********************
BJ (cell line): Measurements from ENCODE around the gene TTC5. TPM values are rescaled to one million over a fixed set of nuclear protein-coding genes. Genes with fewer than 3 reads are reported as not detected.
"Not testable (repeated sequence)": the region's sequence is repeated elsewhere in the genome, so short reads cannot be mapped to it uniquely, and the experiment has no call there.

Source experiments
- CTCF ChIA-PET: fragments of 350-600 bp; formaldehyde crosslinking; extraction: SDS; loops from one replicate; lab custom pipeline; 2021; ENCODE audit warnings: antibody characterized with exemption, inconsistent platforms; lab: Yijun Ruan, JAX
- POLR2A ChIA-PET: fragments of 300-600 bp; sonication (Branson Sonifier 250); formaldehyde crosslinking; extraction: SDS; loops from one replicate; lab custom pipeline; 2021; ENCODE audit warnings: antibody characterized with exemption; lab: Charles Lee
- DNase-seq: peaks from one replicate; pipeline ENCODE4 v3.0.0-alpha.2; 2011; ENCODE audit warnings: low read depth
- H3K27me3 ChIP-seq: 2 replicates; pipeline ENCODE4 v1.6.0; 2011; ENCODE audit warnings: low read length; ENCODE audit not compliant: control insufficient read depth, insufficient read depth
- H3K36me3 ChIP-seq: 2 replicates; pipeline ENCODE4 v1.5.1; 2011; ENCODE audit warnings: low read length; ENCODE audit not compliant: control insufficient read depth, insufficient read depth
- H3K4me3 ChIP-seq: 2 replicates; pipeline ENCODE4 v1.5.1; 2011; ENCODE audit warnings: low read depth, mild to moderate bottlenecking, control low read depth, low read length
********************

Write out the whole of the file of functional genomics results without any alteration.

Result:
BJ (cell line): Measurements from ENCODE around the gene TTC5. TPM values are rescaled to one million over a fixed set of nuclear protein-coding genes. Genes with fewer than 3 reads are reported as not detected.
"Not testable (repeated sequence)": the region's sequence is repeated elsewhere in the genome, so short reads cannot be mapped to it uniquely, and the experiment has no call there.

Source experiments
- CTCF ChIA-PET: fragments of 350-600 bp; formaldehyde crosslinking; extraction: SDS; loops from one replicate; lab custom pipeline; 2021; ENCODE audit warnings: antibody characterized with exemption, inconsistent platforms; lab: Yijun Ruan, JAX
- POLR2A ChIA-PET: fragments of 300-600 bp; sonication (Branson Sonifier 250); formaldehyde crosslinking; extraction: SDS; loops from one replicate; lab custom pipeline; 2021; ENCODE audit warnings: antibody characterized with exemption; lab: Charles Lee
- DNase-seq: peaks from one replicate; pipeline ENCODE4 v3.0.0-alpha.2; 2011; ENCODE audit warnings: low read depth
- H3K27me3 ChIP-seq: 2 replicates; pipeline ENCODE4 v1.6.0; 2011; ENCODE audit warnings: low read length; ENCODE audit not compliant: control insufficient read depth, insufficient read depth
- H3K36me3 ChIP-seq: 2 replicates; pipeline ENCODE4 v1.5.1; 2011; ENCODE audit warnings: low read length; ENCODE audit not compliant: control insufficient read depth, insufficient read depth
- H3K4me3 ChIP-seq: 2 replicates; pipeline ENCODE4 v1.5.1; 2011; ENCODE audit warnings: low read depth, mild to moderate bottlenecking, control low read depth, low read length